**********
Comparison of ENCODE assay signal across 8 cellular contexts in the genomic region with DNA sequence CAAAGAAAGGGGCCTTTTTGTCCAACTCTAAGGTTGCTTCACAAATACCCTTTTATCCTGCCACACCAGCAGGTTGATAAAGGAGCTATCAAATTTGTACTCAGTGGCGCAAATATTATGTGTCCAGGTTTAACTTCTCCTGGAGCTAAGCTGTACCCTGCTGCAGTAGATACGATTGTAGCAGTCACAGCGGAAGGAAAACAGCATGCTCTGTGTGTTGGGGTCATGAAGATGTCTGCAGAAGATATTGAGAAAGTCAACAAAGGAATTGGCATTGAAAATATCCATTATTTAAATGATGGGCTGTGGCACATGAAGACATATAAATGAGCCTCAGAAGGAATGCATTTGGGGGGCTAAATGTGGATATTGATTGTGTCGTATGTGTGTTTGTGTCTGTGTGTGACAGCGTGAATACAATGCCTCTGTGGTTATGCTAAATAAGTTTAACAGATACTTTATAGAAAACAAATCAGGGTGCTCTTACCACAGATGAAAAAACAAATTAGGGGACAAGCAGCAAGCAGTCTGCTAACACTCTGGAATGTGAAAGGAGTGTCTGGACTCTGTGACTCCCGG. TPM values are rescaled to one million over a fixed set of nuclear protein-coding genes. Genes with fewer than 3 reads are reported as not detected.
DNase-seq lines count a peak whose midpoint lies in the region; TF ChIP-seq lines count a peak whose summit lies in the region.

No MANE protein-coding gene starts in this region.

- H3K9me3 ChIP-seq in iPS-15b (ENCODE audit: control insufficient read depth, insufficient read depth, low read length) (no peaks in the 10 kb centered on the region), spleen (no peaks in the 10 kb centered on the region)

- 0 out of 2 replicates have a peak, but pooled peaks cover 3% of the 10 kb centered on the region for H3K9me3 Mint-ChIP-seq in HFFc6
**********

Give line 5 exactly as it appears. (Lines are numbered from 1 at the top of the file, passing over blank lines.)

- 0 out of 2 replicates have a peak, but pooled peaks cover 3% of the 10 kb centered on the region for H3K9me3 Mint-ChIP-seq in HFFc6